Press and Pulpit: The Growth of Religious Magazines in Antebellum America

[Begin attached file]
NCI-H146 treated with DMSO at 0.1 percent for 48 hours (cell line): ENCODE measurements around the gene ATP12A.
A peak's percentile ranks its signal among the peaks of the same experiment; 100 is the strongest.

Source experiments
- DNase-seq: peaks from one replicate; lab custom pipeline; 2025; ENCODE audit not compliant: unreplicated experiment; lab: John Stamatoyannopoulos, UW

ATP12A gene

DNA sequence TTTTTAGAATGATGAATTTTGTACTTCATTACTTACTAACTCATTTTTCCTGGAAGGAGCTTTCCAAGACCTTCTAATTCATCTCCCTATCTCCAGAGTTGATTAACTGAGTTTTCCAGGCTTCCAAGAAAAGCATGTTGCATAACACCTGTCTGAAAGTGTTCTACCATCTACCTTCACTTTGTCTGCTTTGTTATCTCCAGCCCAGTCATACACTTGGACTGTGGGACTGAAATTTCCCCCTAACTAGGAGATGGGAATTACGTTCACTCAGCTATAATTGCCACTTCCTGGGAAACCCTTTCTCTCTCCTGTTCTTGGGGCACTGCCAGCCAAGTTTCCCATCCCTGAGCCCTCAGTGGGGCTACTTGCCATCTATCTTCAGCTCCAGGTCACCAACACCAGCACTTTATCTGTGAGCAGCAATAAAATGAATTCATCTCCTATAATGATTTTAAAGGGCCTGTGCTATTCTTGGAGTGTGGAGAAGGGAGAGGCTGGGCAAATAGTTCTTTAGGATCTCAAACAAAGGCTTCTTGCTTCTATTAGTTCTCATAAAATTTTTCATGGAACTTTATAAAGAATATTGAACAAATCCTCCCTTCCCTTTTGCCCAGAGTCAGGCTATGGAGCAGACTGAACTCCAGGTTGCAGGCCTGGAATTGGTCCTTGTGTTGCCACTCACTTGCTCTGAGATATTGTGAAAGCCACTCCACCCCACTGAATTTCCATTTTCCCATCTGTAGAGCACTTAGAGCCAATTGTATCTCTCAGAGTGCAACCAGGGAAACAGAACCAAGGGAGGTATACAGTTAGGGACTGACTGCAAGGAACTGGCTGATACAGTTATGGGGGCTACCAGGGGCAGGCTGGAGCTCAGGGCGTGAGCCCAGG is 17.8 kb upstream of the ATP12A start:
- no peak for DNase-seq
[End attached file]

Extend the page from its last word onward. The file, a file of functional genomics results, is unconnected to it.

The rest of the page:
Many controversies in the sociology of religion hinge on how different schools of thought view religious denominations. Are they akin to for-profit firms that compete for adherents, groups that forge community among geographically dispersed adherents, or coordinating bodies that distribute resources across subunits? These three perspectives not only reflect divergent assumptions about what religious organizations are, they also emphasize different causal mechanisms (competition, social integration, or coordination), and make arguments at different levels of analysis (local communities or national fields). These fundamental differences have made it hard to reach agreement about what religious organizations do to mobilize and retain members, how they distinguish themselves from or align themselves with other faiths, and how interactions within and between them drive their behavior. We assess the empirical implications of these three perspectives for a key resource religious organizations use to mobilize adherents and build distinctive identities: religious magazines. We test hypotheses derived from all three perspectives on original data covering virtually all religious denominations and magazines in antebellum America, a time of great religious ferment. With this analysis, we seek not only to heal schisms in the sociology of religion, but also to shed light on group dynamics more generally, by revealing how interactions among the diverse groups that constitute modern societies affect how groups mobilize members and build distinctive identities through group media.
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